Review: American Horror Story: 1984 – Episode 7: The Lady in White


American Horror Story: 1984 – Episode 7: The Lady in White

If Episode 100 didn’t have enough 180 character flips for you, The Lady In White delivers more unravelling plotlines than there are dead bodies stacked at the bottom of Camp Redwood’s lake. Despite turning villains into likeable, nay loveable characters wherever you turn, episode 7 claws back some of the respectability lost last week.

Benjamin Richter, the once feared homicidal Mr Jingles, has lived long enough to see himself become the hero, albeit now permanent camp resident. A tragic backstory compounding his damaged yet essentially kind nature unfolds this week in heartbreaking flashbacks to reveal his guilt over his brother’s death, framing yet another stunning performance by John Carroll Lynch which should secure him a place in series 10 if there’s any justice left in the AHS universe.

The reappearance of Murder House star Dylan McDermott as mysterious hitchhiker-come-killer Bruce is enough to make long-term fans scream at their screens. However, his character feels more like an afterthought and a clutch at connecting to the first AHS series rather than a genuine plot-expanding role. Either way, his Ron Jeremy moustache is a sight to behold and the use of Alice Cooper’s Poison in his presence is a neat touch.

Furthering our original undead counsellors stories, eternal residents Chet, Montana, Ray and Xavier are no longer the biggest threat to survival at Camp Redwood. A flawless display from recurrent AHS icon Lily Rabe introduces another malevolent force beside the lake, a haunting figure lacking in basic human compassion like most of the camp’s residents. The fact that Xavier et al genuinely run in fear of Lavinia is an intriguing and unexpected development – what’s to fear when you come back to life no matter what? That said, the new character’s reveal as the driving force behind Margaret’s killing spree comes as somewhat of a poor turnaround and fails to expand upon her sudden spiritual conversion.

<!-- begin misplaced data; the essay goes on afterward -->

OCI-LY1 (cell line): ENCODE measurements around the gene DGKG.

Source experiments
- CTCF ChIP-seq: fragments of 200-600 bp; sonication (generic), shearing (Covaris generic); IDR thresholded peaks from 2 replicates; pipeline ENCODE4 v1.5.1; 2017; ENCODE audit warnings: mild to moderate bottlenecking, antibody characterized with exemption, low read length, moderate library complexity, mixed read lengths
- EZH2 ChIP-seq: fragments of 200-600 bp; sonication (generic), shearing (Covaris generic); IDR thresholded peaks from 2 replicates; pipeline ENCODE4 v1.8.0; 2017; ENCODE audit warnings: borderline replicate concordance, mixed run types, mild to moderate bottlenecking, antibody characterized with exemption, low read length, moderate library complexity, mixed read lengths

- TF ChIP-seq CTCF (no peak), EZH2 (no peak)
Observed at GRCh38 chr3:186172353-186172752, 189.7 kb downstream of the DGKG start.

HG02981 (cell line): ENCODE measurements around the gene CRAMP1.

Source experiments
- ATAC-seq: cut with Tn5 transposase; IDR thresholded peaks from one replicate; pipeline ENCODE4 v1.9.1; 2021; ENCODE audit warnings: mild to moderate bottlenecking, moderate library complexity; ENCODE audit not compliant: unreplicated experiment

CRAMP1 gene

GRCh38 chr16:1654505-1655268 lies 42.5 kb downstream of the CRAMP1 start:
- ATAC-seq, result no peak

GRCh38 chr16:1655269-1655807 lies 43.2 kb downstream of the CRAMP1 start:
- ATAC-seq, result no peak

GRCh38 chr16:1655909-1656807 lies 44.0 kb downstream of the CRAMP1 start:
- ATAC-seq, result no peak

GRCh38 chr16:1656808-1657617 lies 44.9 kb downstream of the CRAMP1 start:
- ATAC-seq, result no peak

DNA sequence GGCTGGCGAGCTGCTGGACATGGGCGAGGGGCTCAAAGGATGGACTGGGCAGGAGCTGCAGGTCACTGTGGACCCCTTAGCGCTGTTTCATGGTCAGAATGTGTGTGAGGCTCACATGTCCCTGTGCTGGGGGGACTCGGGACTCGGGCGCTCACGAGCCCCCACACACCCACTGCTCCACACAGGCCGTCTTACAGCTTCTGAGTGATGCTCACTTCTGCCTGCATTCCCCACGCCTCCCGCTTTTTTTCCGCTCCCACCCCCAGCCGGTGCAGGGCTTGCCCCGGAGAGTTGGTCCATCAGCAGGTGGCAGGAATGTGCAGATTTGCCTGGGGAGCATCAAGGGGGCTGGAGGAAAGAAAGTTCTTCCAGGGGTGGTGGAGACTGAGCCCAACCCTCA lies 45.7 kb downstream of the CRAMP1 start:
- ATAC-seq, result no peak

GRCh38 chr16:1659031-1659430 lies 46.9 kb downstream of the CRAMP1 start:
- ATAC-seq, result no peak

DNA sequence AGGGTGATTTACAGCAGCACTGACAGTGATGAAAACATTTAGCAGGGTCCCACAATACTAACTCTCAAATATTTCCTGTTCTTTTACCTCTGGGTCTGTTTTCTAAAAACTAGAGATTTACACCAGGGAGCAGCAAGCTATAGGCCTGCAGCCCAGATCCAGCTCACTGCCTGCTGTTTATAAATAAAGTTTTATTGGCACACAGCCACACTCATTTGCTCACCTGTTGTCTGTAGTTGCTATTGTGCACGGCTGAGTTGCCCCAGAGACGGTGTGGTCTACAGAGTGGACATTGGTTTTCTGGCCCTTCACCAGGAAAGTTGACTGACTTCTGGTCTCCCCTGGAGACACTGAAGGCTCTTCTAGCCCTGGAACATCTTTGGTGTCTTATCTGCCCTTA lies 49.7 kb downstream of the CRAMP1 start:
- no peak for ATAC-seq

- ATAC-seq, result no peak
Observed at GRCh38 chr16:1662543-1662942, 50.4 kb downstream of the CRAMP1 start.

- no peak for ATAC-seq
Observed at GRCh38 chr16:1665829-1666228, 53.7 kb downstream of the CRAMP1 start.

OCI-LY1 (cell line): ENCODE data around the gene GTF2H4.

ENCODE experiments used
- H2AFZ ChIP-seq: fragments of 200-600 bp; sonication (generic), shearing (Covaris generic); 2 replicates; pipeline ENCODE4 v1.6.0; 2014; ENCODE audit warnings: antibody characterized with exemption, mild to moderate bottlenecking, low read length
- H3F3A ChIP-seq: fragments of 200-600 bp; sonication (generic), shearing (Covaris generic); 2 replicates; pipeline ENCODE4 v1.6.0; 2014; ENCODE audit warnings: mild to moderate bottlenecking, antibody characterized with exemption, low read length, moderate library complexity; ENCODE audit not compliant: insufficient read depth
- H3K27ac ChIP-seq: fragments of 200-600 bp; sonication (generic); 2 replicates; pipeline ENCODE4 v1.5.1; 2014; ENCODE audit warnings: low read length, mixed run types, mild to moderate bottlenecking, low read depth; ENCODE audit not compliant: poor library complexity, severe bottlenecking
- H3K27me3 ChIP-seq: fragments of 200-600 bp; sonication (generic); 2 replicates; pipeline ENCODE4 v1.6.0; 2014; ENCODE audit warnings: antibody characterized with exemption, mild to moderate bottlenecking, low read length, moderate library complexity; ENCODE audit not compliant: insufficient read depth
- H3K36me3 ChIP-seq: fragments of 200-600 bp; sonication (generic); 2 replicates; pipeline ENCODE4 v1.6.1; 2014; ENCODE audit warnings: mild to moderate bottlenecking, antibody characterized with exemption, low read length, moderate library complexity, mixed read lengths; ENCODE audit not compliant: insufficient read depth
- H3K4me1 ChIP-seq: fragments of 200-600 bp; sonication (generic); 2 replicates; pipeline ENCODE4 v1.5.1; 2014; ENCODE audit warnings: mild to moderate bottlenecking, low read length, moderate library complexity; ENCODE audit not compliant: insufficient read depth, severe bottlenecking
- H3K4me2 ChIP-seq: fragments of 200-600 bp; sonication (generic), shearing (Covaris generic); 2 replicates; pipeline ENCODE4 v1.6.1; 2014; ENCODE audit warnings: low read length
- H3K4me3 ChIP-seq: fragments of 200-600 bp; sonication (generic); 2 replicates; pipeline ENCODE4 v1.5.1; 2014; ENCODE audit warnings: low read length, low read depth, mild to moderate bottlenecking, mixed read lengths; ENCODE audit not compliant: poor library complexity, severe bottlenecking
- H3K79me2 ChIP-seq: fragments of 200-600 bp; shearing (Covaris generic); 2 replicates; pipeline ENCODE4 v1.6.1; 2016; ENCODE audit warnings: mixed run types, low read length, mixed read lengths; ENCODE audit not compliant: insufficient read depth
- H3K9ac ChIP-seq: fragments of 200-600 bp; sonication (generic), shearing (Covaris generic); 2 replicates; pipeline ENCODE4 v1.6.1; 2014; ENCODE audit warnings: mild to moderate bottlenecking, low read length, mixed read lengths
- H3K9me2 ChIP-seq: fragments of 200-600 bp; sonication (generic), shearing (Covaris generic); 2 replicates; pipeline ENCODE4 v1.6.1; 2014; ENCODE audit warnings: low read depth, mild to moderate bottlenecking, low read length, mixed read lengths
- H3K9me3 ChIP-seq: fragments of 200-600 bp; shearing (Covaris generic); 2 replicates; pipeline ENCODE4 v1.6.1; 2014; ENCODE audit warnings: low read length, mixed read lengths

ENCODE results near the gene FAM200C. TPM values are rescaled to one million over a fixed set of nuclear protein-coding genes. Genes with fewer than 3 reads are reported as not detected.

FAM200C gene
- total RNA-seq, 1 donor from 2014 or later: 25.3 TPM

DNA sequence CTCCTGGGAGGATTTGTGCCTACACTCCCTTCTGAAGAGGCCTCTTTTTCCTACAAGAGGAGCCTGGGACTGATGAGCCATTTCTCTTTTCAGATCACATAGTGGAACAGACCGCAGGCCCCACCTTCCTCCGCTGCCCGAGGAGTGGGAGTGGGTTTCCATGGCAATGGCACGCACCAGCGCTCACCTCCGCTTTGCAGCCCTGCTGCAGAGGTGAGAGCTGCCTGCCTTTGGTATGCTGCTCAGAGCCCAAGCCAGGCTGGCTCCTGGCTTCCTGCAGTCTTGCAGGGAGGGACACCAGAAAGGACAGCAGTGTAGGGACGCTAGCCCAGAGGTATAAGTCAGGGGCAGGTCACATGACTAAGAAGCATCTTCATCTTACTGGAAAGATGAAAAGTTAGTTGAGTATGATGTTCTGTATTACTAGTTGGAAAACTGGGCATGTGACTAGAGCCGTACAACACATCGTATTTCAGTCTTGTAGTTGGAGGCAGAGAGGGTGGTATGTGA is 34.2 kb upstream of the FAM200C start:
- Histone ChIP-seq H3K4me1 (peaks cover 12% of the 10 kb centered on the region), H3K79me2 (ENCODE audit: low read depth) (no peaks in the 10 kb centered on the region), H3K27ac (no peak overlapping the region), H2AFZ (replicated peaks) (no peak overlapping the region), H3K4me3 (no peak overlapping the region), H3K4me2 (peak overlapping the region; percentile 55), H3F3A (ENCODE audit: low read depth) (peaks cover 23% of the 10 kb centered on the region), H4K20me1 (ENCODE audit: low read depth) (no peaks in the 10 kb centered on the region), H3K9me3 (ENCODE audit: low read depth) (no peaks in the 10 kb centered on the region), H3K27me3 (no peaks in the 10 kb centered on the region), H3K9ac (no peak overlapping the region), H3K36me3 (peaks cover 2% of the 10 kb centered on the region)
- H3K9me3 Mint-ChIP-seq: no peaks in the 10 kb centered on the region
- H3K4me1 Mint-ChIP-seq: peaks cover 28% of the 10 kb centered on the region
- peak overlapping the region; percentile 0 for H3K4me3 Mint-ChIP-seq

The most light-hearted moment of the series so far arrives in the form of Brooke Thompson and Donna at a roller rink. In a series where humanity is scarce, this rare upturn is an incredibly welcome departure from the doom and gloom we’ve seen every week so far. Emma Roberts’ delivery of Brooke’s anger at her time spent unjustly behind bars is yet another glittering highlight.

While it feels like a build-up to the camp’s festival bloodshed in the near future, The Lady In White provides much-needed hope for AHS: 1984. Unveiling the true cause behind the blood curse on the camp’s grounds and setting up fallout from Montana and Trevor’s reunion tryst, the worst is yet to come in Camp Redwood with only two episodes left to unleash it.

Review by Ali Cooper